5. The quiet manner in which the Yankees significantly added quality depth, and did so taking on less than $5M. Is Berkman what he was when he hit 45 bombs in 2006? No, not after the March knee operation, which has affected him from the right side (.551 OPS). But the knee will continue to get better, and even if he isn't a prime power threat, he is a pitch-eater who gives the Yankees another big left-handed bat against the bullpens of the Rays and Red Sox, who have significant issues from the left side and each failed to get Scott Downs. Kerry Wood is expensive, given that he comes with no guarantees in a setup role (Eric Gagne redux?), but given the travails of Joba Chamberlain, he is worth the risk for a team whose revenues top $600 million, more than $200 million greater than those in Boston. Austin Kearns is a reborn role player who allows the Yankees to sit Curtis Granderson against lefties and play Brett Gardner in center.
6. In contrast, the fact that the Rays and Red Sox could not find shutdown seventh-inning relievers. Tampa does reunite Chad Qualls with Jim Hickey; the two had success getting to the World Series in 2005. Jeremy Hellickson will now come up and help in Tampa. Boston couldn't get Downs, refused the price on several other relievers, including Joe Beimel, and now will turn to Michael Bowden and Felix Doubront in the sixth and seventh innings and hope 22-year-old Ryan Kalish, who reminds some of Darin Erstad, can provide life and athleticism until Jacoby Ellsbury and Dustin Pedroia are healthy.
7. The Cardinals now have a postseason rotation with the addition of Jake Westbrook, who should be perfect for Dave Duncan. They get Kyle Lohse back soon, so with Adam Wainwright, Chris Carpenter and Jaime Garcia they are primed for the race with Cincinnati, and on further, as far as the bullpen holds. A key here is the development of Jon Jay, who freed up Ludwick.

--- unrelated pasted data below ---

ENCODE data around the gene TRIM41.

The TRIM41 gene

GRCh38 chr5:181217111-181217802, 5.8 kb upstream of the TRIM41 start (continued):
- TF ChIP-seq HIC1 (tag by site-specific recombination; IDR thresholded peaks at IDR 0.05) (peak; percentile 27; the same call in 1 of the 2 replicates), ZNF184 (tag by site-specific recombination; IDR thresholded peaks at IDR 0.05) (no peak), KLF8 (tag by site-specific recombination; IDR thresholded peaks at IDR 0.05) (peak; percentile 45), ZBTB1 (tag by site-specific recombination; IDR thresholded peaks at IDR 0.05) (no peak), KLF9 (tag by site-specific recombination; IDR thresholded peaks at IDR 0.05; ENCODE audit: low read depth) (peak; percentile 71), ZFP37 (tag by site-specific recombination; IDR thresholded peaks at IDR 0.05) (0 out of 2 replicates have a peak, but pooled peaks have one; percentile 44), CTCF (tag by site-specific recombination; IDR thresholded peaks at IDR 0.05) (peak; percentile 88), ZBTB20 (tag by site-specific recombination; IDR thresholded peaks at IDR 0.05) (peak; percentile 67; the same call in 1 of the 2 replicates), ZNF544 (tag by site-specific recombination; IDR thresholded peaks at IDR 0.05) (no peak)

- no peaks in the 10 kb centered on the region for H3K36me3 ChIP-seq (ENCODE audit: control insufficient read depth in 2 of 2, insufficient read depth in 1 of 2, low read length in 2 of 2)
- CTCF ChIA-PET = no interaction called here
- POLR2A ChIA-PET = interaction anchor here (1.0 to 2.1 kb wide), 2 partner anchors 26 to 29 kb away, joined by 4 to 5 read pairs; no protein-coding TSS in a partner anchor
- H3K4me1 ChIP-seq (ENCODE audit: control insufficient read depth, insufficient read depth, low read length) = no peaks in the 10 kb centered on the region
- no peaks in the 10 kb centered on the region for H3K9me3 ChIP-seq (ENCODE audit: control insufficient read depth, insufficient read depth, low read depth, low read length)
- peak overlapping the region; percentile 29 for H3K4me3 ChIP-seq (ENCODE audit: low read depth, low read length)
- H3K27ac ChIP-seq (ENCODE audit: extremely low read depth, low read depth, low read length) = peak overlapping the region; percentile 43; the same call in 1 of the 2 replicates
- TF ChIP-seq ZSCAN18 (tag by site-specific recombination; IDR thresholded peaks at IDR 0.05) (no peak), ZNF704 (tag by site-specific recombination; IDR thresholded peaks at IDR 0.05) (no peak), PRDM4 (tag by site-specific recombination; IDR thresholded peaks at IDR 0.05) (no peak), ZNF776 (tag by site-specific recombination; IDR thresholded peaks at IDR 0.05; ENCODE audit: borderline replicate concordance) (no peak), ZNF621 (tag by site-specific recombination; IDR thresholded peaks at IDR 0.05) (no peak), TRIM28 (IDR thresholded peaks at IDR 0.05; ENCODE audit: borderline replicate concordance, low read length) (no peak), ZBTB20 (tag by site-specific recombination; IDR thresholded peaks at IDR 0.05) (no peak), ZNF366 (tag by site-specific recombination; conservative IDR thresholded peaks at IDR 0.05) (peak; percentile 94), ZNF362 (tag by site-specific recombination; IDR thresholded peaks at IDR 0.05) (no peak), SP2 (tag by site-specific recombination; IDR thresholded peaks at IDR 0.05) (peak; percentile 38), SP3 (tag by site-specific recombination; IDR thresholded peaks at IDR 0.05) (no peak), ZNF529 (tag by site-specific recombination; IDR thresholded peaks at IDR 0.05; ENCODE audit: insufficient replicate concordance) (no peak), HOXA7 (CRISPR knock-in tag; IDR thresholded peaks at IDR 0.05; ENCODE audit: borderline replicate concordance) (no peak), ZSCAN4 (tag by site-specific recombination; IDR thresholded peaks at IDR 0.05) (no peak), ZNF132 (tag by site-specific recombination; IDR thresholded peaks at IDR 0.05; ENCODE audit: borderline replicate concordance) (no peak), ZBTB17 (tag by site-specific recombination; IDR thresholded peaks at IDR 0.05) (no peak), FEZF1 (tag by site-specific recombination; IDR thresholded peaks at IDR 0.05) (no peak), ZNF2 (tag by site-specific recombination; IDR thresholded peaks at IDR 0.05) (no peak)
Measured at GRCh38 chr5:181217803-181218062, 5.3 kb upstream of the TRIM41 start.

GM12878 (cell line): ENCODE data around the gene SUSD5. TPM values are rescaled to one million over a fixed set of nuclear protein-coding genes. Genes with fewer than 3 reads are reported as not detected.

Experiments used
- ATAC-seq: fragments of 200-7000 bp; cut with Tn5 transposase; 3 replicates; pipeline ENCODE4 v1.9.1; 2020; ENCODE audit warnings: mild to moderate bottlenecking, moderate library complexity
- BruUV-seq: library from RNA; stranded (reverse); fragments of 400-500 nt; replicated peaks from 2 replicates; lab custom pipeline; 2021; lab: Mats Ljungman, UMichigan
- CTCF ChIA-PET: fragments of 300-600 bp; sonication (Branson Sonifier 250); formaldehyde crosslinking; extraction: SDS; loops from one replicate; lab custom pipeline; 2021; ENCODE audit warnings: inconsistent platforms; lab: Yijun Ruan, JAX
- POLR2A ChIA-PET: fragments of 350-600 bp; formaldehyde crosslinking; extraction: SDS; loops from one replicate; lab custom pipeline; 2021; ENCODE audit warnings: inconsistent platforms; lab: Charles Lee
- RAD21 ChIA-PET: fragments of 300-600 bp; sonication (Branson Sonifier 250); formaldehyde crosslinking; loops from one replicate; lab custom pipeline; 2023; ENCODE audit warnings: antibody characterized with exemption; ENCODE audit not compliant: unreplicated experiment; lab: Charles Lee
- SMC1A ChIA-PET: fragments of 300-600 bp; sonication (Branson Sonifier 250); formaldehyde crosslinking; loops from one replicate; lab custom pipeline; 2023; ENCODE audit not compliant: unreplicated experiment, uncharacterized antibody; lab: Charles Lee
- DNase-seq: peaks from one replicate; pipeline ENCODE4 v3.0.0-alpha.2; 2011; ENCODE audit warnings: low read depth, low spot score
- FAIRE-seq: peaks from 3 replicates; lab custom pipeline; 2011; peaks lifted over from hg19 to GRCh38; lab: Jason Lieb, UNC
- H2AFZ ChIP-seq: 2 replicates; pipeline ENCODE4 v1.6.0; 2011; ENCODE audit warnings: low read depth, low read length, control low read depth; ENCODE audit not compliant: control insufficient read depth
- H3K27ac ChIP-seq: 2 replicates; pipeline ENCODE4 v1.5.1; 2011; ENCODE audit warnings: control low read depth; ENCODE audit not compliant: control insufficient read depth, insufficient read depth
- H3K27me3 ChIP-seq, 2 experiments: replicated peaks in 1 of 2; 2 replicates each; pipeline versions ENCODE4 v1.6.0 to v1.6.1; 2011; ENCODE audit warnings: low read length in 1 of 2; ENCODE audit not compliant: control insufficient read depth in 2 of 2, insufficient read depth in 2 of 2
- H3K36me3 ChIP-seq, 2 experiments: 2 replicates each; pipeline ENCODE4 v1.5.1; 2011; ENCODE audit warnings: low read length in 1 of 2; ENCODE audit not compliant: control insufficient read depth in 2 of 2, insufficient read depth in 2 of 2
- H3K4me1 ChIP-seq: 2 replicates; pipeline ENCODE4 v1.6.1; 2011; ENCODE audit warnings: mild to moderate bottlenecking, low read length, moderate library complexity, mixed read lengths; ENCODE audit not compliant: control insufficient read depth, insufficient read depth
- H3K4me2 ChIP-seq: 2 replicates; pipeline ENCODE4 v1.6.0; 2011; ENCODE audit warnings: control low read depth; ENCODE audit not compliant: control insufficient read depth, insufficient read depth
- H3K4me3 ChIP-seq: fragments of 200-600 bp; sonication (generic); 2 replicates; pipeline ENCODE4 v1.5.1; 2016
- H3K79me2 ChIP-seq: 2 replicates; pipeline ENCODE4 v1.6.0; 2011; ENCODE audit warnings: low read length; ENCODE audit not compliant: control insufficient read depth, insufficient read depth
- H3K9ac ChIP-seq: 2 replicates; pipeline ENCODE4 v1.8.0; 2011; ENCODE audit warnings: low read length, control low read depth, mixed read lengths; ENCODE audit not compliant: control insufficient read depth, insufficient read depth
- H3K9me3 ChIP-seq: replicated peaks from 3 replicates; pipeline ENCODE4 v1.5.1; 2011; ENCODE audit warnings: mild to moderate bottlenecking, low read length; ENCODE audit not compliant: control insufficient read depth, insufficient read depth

8. The fact that the Nationals held onto Adam Dunn instead of trading him for someone like Edwin Jackson, who next year would be an $8 million fifth starter behind Stephen Strasburg, Jordan Zimmermann, Yunesky Maya and Ross Detwiler. Can they sign Dunn? Maybe, but unlikely, but he wants to play in the field, he is a leader and the fans love his hustle and attitude. Getting Wilson Ramos from the Twins for Matt Capps gives them a big-time defensive catcher with 20-homer power. "He may be an All-Star several times," says one AL GM. How many All-Star appearances will Ryan Zimmerman, Strasburg, Ramos, Bryce Harper and Zimmermann make in the next decade?
9. That Ed Wade got Drayton McLane to buy into the fact that the 2005 Astros are dead and buried should encourage Houston fans. Wallace, J.A. Happ and Mark Melancon can play right away, and the Astrsos can see how the kids fill out. They listened on Brett Myers, but the Mets would not budge on trading Bobby Parnell and Ruben Tejada for Myers, so the 'Stros held onto him. Hey, for $8M next season, he is a bargain.
10. The fact that the Mets could not take on any money, not for Ted Lilly (who they wanted), not for anyone, hamstrung Omar Minaya. No one knows the financial strain on the Wilpon Family, and we realize attendance is down, and they are hardly the only large market team to have to monitor their balance sheets. In the end, this season has been a step forward, with the production of the farm system, the return to health of several key players and the restoration of David Wright as the face of the franchise. Now they need Mike Pelfrey to crank out 10 straight quality starts.
The big disappointment is that we didn't see a deal like this: Beimel from the Rockies to the Nats for Sean Burnett; Beimel from the Nats to the Red Sox for Ramon Ramirez; Beimel from the Red Sox to Orioles for Will Ohman; Beimel from the Orioles to the Astros for Tim Byrdak; Beimel to the Pirates for Javy Lopez; Beimel from the Bucs to the Cardinals for Trever Miller and Beimel from the Cardinals back to the Rockies for Randy Flores.
That would be like Harry Chiti being the player to be named later for Harry Chiti.
Peter Gammons is a columnist for MLB.com and analyst for MLB Network. This story was not subject to the approval of Major League Baseball or its clubs. This story was not subject to the approval of Major League Baseball or its clubs.